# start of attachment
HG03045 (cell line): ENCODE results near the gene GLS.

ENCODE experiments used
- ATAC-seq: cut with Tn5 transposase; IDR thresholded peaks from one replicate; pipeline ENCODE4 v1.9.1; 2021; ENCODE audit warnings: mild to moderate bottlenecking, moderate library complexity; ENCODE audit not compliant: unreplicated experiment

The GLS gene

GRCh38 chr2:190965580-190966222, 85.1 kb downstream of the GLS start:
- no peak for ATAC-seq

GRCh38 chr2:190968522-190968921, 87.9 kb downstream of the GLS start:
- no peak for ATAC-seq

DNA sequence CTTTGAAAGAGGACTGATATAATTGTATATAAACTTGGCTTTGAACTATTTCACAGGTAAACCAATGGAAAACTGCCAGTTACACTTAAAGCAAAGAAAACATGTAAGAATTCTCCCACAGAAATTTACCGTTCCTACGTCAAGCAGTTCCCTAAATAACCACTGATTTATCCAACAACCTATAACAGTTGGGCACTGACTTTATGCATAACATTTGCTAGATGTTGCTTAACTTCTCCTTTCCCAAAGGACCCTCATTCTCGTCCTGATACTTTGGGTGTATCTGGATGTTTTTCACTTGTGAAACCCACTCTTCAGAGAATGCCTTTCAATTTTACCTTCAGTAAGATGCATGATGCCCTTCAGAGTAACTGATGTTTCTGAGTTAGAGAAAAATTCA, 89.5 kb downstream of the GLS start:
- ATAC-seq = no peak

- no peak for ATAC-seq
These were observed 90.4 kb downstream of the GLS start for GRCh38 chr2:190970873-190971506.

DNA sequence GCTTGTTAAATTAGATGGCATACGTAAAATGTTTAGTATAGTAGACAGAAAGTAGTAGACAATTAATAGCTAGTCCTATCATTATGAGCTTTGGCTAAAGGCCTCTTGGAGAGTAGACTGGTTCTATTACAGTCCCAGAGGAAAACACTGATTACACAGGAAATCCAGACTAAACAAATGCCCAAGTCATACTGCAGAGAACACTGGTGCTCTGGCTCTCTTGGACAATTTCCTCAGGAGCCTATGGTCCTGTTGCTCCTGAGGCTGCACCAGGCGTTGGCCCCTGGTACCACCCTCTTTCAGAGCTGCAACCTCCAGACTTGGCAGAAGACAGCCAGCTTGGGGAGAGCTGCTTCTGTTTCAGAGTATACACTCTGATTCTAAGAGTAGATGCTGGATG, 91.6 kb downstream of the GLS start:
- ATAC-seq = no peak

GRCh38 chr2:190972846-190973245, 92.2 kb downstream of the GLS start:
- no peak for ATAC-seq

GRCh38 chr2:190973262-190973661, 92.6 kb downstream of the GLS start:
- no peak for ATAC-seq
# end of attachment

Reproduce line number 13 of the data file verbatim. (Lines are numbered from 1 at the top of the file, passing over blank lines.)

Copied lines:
DNA sequence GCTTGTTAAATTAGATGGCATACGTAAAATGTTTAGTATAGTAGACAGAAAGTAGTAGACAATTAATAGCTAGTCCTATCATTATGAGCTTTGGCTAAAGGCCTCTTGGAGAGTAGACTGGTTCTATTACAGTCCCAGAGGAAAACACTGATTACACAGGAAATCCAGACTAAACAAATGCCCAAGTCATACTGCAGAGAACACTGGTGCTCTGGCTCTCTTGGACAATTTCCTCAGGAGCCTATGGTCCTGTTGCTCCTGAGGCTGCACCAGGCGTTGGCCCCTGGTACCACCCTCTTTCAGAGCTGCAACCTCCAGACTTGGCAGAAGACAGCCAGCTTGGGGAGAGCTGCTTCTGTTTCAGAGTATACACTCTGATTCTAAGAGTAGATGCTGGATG, 91.6 kb downstream of the GLS start: